Ethics & Morality In Taoist Practice

Feeling Good, Being Good & Natural Goodness

Ant flower petal reflection
In Taoism, the most "virtuous" actions are those that are in spontaneous alignment with the Tao.

In verse 38 of the Daode Jing (translated here by Jonathan Star), Laozi offers us a pithy and profound overview of Taoism’s understanding of ethics and morality:

The highest virtue is to act without a sense of self
The highest kindness is to give without a condition
The highest justice is to see without a preference

When Tao is lost one must learn the rules of virtue
When virtue is lost, the rules of kindness
When kindness is lost, the rules of justice
When justice is lost, the rules of conduct

Let’s enter into conversation with this passage, line by line ....

The highest virtue is to act without a sense of self

The highest virtue (Te/De) is born of wuwei -- spontaneous, non-volitional action that is no more and no less than the functioning of Tao, through a particular human (or non-human) bodymind. Rooted in the wisdom of emptiness, skillful and compassionate action flows freely, in accordance with the rhythms of the natural world, and the various (social, political, interpersonal) contexts in which it arises.

When we’re oriented in this way, qualities such as humility, moderation, equanimity and a sense of wonder and awe in the face of the sheer mystery of it all, tend to arise naturally. Thus we find, particularly in the early Taoist scriptures (viz. the Daode Jing and Zhuangzi), little if any interest in promoting formal codes of virtue/ethics.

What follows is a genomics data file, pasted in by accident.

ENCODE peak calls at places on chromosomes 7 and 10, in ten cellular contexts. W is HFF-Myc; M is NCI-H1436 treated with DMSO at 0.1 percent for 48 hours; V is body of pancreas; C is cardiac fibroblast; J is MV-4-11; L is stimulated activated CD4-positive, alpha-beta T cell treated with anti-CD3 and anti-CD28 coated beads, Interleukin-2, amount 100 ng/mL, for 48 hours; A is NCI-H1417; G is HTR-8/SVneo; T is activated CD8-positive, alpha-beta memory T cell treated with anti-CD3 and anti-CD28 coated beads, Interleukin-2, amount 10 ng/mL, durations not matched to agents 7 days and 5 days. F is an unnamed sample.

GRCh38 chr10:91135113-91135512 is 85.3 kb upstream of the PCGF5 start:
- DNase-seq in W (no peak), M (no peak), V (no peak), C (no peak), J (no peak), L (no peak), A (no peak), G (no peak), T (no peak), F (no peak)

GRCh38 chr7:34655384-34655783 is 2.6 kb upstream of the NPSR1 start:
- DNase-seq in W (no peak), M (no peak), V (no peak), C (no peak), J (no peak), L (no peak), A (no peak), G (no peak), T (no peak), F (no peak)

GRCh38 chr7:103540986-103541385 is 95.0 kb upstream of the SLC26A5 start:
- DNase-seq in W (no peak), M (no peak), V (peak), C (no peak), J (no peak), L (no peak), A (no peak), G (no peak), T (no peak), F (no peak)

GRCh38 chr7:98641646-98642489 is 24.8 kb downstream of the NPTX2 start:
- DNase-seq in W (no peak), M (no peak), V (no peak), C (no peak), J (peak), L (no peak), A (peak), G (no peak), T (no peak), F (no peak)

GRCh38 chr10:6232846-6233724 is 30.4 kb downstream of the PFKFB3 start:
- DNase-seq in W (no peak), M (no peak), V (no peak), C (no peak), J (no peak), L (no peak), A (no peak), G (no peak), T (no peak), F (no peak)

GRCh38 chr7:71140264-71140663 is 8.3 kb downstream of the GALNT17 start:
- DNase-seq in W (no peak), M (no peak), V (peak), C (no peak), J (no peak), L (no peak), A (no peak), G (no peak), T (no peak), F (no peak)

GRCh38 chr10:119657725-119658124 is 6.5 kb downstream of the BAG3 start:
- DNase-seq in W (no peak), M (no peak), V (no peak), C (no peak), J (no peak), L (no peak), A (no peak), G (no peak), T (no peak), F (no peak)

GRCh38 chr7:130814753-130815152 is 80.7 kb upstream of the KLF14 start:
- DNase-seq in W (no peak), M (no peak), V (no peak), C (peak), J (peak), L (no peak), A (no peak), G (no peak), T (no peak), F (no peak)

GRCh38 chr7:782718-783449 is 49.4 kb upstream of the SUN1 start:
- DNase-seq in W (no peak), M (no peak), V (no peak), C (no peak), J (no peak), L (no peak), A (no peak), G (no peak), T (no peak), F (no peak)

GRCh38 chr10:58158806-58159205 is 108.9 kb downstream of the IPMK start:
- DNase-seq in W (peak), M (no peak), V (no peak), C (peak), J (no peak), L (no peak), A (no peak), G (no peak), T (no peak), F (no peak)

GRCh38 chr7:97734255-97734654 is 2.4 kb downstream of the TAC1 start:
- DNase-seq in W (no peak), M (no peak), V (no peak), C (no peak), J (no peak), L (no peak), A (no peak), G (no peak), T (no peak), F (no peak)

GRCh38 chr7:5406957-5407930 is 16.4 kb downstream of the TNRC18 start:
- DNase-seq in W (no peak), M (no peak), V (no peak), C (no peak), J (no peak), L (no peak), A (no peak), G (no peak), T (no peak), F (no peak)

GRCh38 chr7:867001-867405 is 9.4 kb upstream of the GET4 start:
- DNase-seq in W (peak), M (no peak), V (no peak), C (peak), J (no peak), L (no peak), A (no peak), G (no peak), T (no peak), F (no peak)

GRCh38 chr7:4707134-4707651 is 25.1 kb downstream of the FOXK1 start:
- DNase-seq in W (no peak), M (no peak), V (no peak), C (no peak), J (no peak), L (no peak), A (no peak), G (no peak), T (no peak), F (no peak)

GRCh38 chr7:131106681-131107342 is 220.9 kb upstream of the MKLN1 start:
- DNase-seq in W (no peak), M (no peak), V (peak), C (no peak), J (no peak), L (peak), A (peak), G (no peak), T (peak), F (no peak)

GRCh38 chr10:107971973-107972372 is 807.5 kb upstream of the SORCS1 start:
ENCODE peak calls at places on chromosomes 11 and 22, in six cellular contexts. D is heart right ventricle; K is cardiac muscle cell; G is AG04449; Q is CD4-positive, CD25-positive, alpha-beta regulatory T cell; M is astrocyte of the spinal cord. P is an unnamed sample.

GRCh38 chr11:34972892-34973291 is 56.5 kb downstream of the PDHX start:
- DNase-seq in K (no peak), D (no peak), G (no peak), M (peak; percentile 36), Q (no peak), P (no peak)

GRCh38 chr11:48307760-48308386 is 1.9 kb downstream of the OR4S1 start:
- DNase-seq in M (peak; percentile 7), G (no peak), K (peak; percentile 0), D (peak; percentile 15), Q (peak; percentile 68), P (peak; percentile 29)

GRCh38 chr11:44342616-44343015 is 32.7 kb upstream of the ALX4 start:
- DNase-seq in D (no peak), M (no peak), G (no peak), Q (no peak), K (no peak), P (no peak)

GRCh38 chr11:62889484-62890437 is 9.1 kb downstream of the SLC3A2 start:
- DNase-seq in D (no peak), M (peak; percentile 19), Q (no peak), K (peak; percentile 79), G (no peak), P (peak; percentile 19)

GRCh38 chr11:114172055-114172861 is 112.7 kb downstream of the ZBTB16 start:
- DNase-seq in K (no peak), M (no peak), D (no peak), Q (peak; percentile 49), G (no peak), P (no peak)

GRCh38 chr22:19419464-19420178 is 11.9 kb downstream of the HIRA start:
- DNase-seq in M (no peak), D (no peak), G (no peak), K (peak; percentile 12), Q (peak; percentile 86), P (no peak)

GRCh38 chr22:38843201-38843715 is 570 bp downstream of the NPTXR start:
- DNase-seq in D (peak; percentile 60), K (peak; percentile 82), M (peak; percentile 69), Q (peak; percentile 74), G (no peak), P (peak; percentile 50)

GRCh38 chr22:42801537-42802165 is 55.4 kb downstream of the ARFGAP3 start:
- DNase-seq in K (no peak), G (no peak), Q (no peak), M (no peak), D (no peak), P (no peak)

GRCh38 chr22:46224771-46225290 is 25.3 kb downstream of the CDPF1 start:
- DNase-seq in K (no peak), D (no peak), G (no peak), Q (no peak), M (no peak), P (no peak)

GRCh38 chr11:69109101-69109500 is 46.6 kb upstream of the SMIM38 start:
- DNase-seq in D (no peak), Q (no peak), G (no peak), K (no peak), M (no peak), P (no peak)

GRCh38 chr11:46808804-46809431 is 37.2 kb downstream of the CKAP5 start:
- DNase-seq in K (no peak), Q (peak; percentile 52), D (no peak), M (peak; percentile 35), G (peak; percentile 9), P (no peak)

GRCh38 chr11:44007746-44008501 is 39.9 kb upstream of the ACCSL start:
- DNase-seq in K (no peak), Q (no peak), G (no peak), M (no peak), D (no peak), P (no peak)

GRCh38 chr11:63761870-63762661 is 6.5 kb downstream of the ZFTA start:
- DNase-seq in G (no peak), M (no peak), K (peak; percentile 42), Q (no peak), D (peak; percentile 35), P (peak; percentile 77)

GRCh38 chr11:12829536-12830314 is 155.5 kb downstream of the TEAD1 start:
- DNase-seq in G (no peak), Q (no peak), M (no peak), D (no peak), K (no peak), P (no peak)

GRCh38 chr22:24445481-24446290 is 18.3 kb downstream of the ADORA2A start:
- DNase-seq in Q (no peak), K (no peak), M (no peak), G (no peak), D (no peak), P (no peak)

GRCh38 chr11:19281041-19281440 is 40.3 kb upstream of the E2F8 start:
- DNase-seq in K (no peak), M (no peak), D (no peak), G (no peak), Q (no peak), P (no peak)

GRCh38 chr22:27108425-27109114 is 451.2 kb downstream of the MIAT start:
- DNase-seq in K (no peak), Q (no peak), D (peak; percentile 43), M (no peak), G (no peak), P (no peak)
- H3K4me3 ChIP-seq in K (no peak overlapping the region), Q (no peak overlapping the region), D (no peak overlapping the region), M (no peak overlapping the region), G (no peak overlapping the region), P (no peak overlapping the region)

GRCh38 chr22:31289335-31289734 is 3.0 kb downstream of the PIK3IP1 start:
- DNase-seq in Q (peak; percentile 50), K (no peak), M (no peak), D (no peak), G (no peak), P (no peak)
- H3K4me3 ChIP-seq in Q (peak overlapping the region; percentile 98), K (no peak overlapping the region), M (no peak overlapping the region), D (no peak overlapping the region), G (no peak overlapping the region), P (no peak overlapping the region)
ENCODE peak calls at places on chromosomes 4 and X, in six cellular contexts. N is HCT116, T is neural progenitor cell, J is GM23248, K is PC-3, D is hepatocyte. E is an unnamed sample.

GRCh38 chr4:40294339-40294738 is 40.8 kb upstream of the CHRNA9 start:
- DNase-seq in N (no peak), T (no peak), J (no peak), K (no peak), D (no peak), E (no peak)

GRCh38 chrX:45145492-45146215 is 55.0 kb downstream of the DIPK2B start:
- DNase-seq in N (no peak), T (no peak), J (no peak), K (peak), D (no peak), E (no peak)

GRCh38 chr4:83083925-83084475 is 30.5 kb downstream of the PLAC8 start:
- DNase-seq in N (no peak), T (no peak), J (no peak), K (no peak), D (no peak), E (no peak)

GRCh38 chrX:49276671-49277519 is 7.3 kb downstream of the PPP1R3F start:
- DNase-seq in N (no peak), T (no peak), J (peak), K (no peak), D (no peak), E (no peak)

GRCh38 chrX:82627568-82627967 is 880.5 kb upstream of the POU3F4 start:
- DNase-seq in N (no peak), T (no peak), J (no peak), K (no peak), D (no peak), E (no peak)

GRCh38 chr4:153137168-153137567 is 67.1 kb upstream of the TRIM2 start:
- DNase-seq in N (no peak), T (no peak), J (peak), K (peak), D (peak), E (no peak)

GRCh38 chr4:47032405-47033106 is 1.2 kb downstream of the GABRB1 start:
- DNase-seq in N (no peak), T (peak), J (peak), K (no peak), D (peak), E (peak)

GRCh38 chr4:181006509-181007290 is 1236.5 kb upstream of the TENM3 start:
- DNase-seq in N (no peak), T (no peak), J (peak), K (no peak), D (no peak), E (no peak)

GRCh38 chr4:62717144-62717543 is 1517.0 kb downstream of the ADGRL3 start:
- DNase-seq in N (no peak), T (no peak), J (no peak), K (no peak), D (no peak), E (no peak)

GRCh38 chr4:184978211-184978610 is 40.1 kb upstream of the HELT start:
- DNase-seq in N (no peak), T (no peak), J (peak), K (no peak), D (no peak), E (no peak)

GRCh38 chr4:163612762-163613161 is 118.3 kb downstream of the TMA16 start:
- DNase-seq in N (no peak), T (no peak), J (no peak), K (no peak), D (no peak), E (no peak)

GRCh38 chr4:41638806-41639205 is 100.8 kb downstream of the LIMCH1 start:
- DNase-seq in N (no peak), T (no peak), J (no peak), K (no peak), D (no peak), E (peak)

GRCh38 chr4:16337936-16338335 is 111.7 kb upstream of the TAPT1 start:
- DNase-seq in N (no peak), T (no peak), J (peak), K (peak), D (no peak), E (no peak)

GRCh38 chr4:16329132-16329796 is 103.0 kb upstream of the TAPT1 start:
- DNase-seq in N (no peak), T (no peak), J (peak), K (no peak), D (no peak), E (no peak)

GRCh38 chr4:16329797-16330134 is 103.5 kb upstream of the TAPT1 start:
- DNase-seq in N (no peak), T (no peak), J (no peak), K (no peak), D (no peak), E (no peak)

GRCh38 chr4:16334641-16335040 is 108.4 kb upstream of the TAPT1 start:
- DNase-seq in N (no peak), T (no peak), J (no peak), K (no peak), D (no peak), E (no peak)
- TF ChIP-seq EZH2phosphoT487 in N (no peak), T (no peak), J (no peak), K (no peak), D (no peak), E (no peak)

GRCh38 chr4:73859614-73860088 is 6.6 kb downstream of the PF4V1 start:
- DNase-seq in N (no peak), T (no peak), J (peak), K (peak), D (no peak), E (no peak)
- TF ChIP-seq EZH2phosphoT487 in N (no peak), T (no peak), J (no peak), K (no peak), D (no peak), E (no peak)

When we’re in touch with who we truly are, a natural goodness arises effortlessly.

The addition of societal regulations, from this point of view, is understood as a kind of external-world “add-on” which does little but interfere with this natural process, so always -- regardless of its relative benefits -- contains within it a residue of suffering.

The highest kindness is to give without a condition

Unconditional happiness (born of our alignment with/as Tao) quite naturally begets unconditional kindness and compassion (toward our “selves” as well as “others”).

In the same way that the sun and moon offer their light and warmth/coolness and beauty equally to all beings -- so the Tao, through its functioning virtue (Te), shines benevolently, without discrimination, upon all living beings.

The highest justice is to see without a preference

Our usual habit is to flow from perception/discrimination, i.e. the identification of specific objects within self/world, immediately to a feeling that the identified objects are either pleasant, unpleasant or neutral, and from there into a dualistic attraction/repulsion/ignore-ance response to the objects. In other words, we are continually defining and redefining our preferences, in a way that at its root is simply an effort to derive and fortify a sense of (permanent, separate) self.

Out of this egoic constriction arise a continual flow of dualistic judgments: likes and dislikes that can in no way claim to be based in an impartial justice -- since their raison d’etre is the fortification of a wholly imaginary (i.e. nonexistent) entity, viz. a separate, independent self.